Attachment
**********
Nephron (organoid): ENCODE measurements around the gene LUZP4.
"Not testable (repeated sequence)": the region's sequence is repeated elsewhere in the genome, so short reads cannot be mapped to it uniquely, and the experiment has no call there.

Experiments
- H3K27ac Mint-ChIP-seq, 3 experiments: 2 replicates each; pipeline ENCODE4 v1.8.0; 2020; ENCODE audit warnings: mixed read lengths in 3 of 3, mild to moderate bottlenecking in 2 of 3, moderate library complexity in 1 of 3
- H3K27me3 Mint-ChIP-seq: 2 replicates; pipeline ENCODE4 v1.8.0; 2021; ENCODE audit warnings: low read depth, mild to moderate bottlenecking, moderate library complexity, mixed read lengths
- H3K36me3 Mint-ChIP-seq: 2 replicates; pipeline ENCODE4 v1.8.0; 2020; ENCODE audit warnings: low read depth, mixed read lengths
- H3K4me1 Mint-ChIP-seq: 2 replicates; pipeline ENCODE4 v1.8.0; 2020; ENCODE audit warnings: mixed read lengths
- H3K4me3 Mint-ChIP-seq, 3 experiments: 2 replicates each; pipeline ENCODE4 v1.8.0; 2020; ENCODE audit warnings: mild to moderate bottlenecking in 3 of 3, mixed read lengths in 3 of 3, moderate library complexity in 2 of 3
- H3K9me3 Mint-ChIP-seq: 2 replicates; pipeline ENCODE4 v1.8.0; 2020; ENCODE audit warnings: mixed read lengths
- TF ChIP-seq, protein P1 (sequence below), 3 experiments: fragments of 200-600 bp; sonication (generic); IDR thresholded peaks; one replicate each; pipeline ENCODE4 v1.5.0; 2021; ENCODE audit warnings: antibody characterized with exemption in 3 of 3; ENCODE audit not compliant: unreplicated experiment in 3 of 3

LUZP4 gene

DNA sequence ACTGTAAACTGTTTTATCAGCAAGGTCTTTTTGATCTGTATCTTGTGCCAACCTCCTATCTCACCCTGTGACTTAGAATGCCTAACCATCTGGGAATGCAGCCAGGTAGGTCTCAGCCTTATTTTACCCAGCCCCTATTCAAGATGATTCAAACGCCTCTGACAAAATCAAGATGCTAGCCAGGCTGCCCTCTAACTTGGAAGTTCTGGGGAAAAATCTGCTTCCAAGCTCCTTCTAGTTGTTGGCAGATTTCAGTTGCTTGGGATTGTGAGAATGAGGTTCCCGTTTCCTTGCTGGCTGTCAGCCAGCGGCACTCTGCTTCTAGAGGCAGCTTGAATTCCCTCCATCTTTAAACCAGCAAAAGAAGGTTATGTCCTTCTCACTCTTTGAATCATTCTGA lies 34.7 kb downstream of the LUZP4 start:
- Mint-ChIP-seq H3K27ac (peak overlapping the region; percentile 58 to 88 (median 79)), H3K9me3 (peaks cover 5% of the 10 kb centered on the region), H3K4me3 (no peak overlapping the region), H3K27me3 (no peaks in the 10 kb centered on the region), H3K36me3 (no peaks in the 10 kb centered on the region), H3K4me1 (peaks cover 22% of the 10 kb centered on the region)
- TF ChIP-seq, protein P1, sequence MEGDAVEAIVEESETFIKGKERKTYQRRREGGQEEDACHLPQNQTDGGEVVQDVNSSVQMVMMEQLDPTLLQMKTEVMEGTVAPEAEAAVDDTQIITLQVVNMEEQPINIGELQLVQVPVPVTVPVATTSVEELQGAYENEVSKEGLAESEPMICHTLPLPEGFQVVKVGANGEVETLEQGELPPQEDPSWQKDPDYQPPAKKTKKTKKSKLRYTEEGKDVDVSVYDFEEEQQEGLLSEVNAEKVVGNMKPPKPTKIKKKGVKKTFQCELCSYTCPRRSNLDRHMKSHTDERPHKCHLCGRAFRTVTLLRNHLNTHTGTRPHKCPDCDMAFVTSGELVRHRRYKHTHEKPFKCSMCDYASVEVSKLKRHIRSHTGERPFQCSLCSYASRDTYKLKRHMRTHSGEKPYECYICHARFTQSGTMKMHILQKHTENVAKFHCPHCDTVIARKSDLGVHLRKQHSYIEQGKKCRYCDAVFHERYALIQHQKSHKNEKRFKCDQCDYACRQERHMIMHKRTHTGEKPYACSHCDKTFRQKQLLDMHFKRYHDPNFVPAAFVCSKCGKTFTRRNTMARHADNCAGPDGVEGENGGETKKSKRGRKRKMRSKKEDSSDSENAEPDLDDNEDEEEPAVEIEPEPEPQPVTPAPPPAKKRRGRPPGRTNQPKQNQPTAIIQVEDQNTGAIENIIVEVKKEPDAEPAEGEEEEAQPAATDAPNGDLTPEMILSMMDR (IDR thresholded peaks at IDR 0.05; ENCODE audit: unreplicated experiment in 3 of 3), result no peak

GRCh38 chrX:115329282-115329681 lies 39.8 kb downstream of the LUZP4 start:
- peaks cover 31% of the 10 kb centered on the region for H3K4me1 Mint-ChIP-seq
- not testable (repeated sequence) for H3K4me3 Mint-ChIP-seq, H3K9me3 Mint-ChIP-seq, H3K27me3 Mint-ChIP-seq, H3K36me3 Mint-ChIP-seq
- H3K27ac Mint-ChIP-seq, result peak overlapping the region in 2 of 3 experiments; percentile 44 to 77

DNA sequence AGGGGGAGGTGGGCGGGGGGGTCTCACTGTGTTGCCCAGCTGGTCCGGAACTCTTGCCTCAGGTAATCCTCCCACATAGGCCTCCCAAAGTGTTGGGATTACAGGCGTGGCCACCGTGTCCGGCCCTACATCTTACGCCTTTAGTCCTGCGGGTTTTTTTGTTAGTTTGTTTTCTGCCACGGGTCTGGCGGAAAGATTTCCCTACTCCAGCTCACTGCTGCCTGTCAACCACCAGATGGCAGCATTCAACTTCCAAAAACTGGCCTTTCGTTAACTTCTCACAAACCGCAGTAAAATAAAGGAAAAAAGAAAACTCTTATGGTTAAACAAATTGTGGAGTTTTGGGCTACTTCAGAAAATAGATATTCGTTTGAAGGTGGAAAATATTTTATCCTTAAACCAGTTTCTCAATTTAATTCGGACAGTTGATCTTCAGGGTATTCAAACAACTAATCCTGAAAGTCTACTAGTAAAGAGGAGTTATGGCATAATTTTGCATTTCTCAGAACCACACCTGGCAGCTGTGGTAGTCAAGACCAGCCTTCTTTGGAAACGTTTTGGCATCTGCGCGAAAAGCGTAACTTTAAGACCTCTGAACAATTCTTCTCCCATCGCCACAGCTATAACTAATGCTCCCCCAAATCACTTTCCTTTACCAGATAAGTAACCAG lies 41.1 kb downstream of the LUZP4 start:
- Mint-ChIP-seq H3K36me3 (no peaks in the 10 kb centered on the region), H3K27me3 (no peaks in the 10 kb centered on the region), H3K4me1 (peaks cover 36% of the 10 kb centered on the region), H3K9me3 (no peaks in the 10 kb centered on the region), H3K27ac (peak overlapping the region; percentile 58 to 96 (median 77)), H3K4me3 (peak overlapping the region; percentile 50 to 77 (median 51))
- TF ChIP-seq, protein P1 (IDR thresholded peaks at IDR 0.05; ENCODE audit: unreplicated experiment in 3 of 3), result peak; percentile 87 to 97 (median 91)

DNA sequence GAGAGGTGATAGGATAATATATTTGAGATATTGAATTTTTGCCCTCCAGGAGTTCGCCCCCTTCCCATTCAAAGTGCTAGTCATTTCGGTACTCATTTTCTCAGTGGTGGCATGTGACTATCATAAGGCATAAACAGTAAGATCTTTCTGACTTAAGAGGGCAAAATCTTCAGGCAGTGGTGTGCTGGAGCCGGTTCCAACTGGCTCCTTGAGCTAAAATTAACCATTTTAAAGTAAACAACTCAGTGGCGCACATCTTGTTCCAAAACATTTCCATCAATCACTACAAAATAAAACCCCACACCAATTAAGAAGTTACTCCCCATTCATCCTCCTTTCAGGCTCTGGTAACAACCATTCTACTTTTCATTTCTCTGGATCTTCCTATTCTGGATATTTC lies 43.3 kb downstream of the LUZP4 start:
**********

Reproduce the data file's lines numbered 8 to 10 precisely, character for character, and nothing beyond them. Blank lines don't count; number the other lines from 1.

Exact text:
- H3K4me3 Mint-ChIP-seq, 3 experiments: 2 replicates each; pipeline ENCODE4 v1.8.0; 2020; ENCODE audit warnings: mild to moderate bottlenecking in 3 of 3, mixed read lengths in 3 of 3, moderate library complexity in 2 of 3
- H3K9me3 Mint-ChIP-seq: 2 replicates; pipeline ENCODE4 v1.8.0; 2020; ENCODE audit warnings: mixed read lengths
- TF ChIP-seq, protein P1 (sequence below), 3 experiments: fragments of 200-600 bp; sonication (generic); IDR thresholded peaks; one replicate each; pipeline ENCODE4 v1.5.0; 2021; ENCODE audit warnings: antibody characterized with exemption in 3 of 3; ENCODE audit not compliant: unreplicated experiment in 3 of 3